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Planta. 1997;201(2):189-94.

Endochitinase and beta-1,3-glucanase genes are developmentally regulated during somatic embryogenesis in Picea glauca.

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Plant Biotechnology Institute, National Research Council of Canada, Saskatoon, Saskatchewan, Canada.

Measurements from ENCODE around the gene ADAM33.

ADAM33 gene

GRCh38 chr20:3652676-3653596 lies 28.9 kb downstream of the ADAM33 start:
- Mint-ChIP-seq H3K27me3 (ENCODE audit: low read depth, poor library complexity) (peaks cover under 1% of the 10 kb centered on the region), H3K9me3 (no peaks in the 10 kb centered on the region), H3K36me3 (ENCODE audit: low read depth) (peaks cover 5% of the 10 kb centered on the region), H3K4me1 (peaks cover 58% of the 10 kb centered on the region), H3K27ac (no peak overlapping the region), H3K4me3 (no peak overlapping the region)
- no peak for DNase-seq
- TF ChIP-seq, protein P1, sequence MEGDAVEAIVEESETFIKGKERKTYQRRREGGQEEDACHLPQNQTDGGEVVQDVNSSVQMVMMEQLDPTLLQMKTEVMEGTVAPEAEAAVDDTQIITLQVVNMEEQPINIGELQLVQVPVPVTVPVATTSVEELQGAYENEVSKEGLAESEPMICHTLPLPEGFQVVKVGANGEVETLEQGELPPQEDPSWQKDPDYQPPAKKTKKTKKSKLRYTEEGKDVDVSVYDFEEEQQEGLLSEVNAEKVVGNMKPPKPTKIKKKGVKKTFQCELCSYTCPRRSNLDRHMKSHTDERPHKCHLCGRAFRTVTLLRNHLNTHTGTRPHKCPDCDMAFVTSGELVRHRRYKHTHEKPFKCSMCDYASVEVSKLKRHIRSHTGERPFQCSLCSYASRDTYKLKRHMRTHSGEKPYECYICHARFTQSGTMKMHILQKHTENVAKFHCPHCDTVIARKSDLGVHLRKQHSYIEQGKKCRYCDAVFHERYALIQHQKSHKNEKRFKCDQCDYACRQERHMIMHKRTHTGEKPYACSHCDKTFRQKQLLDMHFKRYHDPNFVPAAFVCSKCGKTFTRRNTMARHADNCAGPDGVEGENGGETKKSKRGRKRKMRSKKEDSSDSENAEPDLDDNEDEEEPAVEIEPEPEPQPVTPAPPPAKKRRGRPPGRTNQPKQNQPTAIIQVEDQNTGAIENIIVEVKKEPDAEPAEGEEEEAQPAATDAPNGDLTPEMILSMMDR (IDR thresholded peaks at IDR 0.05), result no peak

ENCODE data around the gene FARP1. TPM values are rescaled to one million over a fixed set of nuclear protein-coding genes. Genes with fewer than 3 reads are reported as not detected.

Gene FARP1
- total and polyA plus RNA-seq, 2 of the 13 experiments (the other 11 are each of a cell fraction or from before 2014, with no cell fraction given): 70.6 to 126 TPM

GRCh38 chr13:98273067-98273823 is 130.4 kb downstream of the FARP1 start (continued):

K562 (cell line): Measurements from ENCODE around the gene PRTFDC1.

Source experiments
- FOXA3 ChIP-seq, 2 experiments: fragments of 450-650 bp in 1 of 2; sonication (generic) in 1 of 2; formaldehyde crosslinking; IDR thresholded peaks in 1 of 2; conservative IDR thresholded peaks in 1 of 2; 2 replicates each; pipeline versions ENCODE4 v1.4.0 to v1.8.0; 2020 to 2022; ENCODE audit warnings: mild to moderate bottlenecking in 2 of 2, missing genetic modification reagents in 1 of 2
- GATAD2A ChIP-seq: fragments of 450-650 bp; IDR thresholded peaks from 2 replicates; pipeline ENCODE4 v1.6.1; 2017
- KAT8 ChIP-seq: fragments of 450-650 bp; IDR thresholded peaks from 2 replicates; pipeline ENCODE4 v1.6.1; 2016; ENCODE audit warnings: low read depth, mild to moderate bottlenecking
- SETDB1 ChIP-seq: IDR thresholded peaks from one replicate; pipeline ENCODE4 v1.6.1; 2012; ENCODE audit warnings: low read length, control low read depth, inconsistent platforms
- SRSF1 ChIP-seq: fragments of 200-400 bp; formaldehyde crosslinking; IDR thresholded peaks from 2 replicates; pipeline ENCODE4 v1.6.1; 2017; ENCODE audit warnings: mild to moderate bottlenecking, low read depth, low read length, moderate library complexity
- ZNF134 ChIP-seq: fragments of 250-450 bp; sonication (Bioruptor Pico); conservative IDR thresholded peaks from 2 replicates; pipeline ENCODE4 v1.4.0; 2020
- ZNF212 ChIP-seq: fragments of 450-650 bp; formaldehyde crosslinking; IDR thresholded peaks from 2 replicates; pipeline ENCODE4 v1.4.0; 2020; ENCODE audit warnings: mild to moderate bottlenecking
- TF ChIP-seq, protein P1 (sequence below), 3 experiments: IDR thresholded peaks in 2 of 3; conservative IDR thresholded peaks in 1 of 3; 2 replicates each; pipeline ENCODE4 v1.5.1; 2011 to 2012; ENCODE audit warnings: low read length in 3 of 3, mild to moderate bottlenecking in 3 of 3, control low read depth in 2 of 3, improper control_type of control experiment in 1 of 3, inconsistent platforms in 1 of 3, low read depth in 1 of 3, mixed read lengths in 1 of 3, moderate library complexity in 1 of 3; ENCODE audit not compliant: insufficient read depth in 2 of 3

Two cDNAs isolated from white spruce [Picea glauca (Moench) Voss] somatic embryos, are predicted to encode a basic class IV chitinase and a beta-1,3-glucanase, respectively corresponding to genes PgChi-1 and PgGlu-1. Each represents a multigene family in spruce. Transcripts homologous to PgChi-1 or PgGlu-1 genes were highly abundant in embryogenic tissues and gradually decreased after tissues were placed on abscisic acid-containing maturation medium, with lowest abundance in globular embryos. Transcripts related to PgGlu-1 became highly abundant again in early cotyledonary embryos but decreased thereafter, whereas transcripts related to PgChi-1 were also highly abundant in late cotyledonary embryos and plantlets in vitro; transcripts were either low (PgChi-1) or were not detectable (PgGlu-1) in needles. Wounding, drying and flooding stresses enhanced PgChi-1- and PgGlu-1-related gene expression. Fungal cell wall suspension enhanced PgGlu-1-related transcript accumulation, but reduced PgChi-1-related transcript abundance within 24 h. PgChi-1 and PgGlu-1 and their homologues may have roles in plant defense, and possibly developmental roles during spruce somatic embryo maturation.

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